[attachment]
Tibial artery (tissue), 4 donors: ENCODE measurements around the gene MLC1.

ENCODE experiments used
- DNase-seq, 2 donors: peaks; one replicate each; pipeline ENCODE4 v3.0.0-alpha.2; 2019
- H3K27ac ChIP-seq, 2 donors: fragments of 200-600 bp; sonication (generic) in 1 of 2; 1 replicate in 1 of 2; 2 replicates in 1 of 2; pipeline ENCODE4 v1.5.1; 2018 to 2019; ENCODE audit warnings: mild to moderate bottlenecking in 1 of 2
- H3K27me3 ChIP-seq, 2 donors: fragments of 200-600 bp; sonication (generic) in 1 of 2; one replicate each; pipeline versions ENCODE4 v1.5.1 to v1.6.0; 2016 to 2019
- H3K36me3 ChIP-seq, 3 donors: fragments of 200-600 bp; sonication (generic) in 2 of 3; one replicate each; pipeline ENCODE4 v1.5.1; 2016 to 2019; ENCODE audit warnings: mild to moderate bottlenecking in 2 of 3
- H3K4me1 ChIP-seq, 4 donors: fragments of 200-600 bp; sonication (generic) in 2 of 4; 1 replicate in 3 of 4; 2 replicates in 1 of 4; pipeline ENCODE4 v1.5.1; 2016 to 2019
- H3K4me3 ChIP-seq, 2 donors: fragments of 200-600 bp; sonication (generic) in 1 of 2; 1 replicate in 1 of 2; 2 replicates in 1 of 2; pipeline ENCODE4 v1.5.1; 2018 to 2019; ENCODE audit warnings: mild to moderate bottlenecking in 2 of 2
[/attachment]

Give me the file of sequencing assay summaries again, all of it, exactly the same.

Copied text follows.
Tibial artery (tissue), 4 donors: ENCODE measurements around the gene MLC1.

ENCODE experiments used
- DNase-seq, 2 donors: peaks; one replicate each; pipeline ENCODE4 v3.0.0-alpha.2; 2019
- H3K27ac ChIP-seq, 2 donors: fragments of 200-600 bp; sonication (generic) in 1 of 2; 1 replicate in 1 of 2; 2 replicates in 1 of 2; pipeline ENCODE4 v1.5.1; 2018 to 2019; ENCODE audit warnings: mild to moderate bottlenecking in 1 of 2
- H3K27me3 ChIP-seq, 2 donors: fragments of 200-600 bp; sonication (generic) in 1 of 2; one replicate each; pipeline versions ENCODE4 v1.5.1 to v1.6.0; 2016 to 2019
- H3K36me3 ChIP-seq, 3 donors: fragments of 200-600 bp; sonication (generic) in 2 of 3; one replicate each; pipeline ENCODE4 v1.5.1; 2016 to 2019; ENCODE audit warnings: mild to moderate bottlenecking in 2 of 3
- H3K4me1 ChIP-seq, 4 donors: fragments of 200-600 bp; sonication (generic) in 2 of 4; 1 replicate in 3 of 4; 2 replicates in 1 of 4; pipeline ENCODE4 v1.5.1; 2016 to 2019
- H3K4me3 ChIP-seq, 2 donors: fragments of 200-600 bp; sonication (generic) in 1 of 2; 1 replicate in 1 of 2; 2 replicates in 1 of 2; pipeline ENCODE4 v1.5.1; 2018 to 2019; ENCODE audit warnings: mild to moderate bottlenecking in 2 of 2